In 1923, Te Rangi Hīroa (Sir Peter Buck) documented the last confirmed capture of a special fish – the upokororo or New Zealand grayling.
More than two decades later, the upokororo received full governmental protection, but it was too late. No further sightings were ever confirmed. In 1986, the upokororo was officially listed as extinct.
The upokororo disappeared so quickly that it’s mostly unknown to Western science.
But almost a century after the last living upokororo was seen, we are now using ancient DNA to finally provide some answers.
Our research reveals the upokororo’s ancient origins, going back 15 to 23 million years, and a link to its Australian cousins.
From fertiliser to phantom
Historical accounts show the upokororo was once very common in rivers across the country. In the 1800s, cartloads were caught and traded for use as fertiliser and food.
But then it disappeared, likely as a result of a combination of factors – pollution, overfishing, disease and predation by introduced trout.
Despite its abundance in the past, only a small handful of preserved upokororo still exist in museums today. This is one reason we know so little about this curious fish.
A second reason is that many of these specimens have been treated with formaldehyde, a chemical that preserves the form of the fish but plays havoc with their DNA.
The DNA in specimens “fixed” with chemicals like formaldehyde gets broken up into small pieces and stuck together. Over time, the DNA becomes more and more damaged.
This is a big challenge for researchers who want to study species like the upokororo and a major reason why extinct fish are understudied compared to other extinct species.
Fortunately, new methods have recently been developed that help to isolate and analyse small damaged fragments of DNA. This means genetic analysis of many “wet preserved” specimens like those of the upokororo is now possible for the first time.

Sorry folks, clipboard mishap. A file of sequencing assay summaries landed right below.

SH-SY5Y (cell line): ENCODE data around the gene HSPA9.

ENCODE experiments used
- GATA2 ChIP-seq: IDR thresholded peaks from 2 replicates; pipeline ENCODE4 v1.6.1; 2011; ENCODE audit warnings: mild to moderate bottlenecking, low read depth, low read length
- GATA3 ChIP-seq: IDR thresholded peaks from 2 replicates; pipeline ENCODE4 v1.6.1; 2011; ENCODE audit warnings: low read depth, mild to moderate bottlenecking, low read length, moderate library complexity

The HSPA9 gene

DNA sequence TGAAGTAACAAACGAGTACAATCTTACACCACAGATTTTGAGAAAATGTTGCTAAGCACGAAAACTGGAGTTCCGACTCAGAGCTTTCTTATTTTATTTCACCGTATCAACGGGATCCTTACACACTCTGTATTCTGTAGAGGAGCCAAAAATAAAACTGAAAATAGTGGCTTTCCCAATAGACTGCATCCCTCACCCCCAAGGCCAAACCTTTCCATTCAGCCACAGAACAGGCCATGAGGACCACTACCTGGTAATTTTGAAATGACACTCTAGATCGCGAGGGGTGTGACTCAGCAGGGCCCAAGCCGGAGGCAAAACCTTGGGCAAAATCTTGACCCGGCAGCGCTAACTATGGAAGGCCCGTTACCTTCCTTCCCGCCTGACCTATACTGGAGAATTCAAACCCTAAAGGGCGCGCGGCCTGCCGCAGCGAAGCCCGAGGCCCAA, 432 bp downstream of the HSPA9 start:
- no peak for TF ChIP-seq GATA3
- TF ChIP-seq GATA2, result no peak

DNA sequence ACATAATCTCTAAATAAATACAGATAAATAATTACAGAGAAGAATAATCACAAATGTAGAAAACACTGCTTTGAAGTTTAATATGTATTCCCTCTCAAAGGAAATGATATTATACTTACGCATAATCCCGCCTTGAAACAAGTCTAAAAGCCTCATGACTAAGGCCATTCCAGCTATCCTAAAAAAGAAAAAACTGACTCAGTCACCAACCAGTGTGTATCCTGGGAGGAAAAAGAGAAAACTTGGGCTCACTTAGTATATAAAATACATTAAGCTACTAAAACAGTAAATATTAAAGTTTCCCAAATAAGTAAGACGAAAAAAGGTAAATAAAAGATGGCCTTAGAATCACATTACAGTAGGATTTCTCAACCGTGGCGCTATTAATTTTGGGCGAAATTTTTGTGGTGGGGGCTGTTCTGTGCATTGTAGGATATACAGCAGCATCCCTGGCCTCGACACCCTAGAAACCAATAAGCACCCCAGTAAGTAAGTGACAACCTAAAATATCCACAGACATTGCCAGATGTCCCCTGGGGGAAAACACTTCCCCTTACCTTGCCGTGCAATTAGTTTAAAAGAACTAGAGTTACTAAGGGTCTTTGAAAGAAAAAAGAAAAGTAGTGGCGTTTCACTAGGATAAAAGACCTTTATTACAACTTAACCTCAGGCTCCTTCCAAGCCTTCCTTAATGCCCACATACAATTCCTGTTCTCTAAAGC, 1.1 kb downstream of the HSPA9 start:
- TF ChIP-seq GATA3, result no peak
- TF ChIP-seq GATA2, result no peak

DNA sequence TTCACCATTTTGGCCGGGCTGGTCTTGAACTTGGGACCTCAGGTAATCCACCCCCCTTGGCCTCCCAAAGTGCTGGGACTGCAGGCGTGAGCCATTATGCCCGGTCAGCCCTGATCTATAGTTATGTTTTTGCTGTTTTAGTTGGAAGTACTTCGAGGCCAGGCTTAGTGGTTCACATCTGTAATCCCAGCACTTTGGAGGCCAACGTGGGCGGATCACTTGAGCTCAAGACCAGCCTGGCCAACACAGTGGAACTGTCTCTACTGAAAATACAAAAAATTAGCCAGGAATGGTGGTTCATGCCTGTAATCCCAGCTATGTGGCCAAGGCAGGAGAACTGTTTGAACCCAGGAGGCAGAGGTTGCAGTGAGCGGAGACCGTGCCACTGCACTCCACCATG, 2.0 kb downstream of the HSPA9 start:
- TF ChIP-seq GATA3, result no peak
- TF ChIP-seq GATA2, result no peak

Such genetic information can provide new insights into the origin and identity of extinct species.
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Whakapapa of the upokororo
Based on the general appearance of the upokororo, scientists have usually considered it to be a close relative of the Australian grayling. The Australian grayling is part of a family of fish that includes Stokell’s smelt and the New Zealand smelt, which are both still found in rivers across Aotearoa.
New DNA data confirmed the Australian grayling is the closest living relative of the upokororo, but only a distant cousin at best. Genetic comparisons showed the common ancestor of the two species lived more than 15 million years ago.
An ancient origin for the upokororo agrees well with the discovery of fossil grayling ear bones in lake sediments from Saint Bathans in Central Otago.
Genetic and fossil data together suggest the ancestors of the upokororo arrived in Aotearoa following the birth of the Alpine Fault. Before that time, present-day Aotearoa was mostly beneath the ocean, during the height of the Oligocene “drowning” 27 to 22 million years ago.
While baby upokororo could live in salt water, adults needed brackish or fresh water. The emergence of Aotearoa from beneath the waves would have created new habitats for the upokororo.
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Back from the brink?
Some scientists have previously put forward a controversial idea. Could the Australian grayling be released into rivers in New Zealand to fill the ecological gap left by the extinction of the upokororo?
That probably wouldn’t be a good plan. Millions of years of independent evolution mean the niches filled by the Australian grayling and upokororo were likely very different.
If we can’t replace the upokororo, is it possible that they’re still out there somewhere in a remote waterway, waiting to be re-discovered? It wouldn’t be unprecedented. Takahē were thought to be extinct before a small population was re-discovered in the Murchison Mountains in 1948.
Genetic data provide a new tool in the search for survivors. Environmental DNA in water samples from remote catchments can now be compared routinely to known DNA from the upokororo. Perhaps one day this will lead to a positive match that indicates the location of survivors.
Fish populations are in sharp decline globally. Lessons learned from past extinctions, like that of the upokororo, can help us preserve fish species for future generations. Hopefully we can heed the lessons from the past.
Kieren Mitchell receives funding from the Royal Society of New Zealand Marsden Fund.
Nic Rawlence receives funding from the Royal Society of New Zealand Marsden Fund.
Lachie Scarsbrook does not work for, consult, own shares in or receive funding from any company or organisation that would benefit from this article, and has disclosed no relevant affiliations beyond their academic appointment.